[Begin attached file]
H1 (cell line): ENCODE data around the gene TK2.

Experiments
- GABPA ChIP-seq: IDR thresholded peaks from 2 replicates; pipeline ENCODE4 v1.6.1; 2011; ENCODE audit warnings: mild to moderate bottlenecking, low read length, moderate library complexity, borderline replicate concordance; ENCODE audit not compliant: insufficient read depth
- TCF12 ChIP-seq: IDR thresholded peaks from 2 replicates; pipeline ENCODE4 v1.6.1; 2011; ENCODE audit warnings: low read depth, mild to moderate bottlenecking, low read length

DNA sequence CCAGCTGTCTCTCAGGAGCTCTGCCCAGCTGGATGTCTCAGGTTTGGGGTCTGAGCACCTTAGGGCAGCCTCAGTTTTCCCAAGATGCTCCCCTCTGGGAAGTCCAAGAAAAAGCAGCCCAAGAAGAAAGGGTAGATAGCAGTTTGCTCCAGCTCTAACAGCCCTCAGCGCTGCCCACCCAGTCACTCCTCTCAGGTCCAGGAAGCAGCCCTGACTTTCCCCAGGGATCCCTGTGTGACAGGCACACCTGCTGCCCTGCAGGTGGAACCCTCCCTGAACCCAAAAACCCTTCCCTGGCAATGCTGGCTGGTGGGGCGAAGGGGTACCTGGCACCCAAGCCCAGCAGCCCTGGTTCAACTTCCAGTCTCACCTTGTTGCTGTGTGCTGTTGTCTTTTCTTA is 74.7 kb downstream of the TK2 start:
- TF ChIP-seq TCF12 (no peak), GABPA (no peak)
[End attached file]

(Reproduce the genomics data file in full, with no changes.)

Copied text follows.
H1 (cell line): ENCODE data around the gene TK2.

Experiments
- GABPA ChIP-seq: IDR thresholded peaks from 2 replicates; pipeline ENCODE4 v1.6.1; 2011; ENCODE audit warnings: mild to moderate bottlenecking, low read length, moderate library complexity, borderline replicate concordance; ENCODE audit not compliant: insufficient read depth
- TCF12 ChIP-seq: IDR thresholded peaks from 2 replicates; pipeline ENCODE4 v1.6.1; 2011; ENCODE audit warnings: low read depth, mild to moderate bottlenecking, low read length

DNA sequence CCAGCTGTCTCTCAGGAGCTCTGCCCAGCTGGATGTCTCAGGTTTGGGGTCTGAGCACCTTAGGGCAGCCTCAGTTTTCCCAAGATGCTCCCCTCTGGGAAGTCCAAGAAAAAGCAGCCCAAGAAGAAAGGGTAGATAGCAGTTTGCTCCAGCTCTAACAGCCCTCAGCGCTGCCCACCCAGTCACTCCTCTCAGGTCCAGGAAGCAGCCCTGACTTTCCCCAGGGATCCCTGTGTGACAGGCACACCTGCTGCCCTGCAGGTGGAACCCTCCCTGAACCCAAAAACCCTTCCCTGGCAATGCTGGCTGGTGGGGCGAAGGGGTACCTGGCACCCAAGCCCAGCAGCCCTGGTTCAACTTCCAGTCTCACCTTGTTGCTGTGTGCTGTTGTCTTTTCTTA is 74.7 kb downstream of the TK2 start:
- TF ChIP-seq TCF12 (no peak), GABPA (no peak)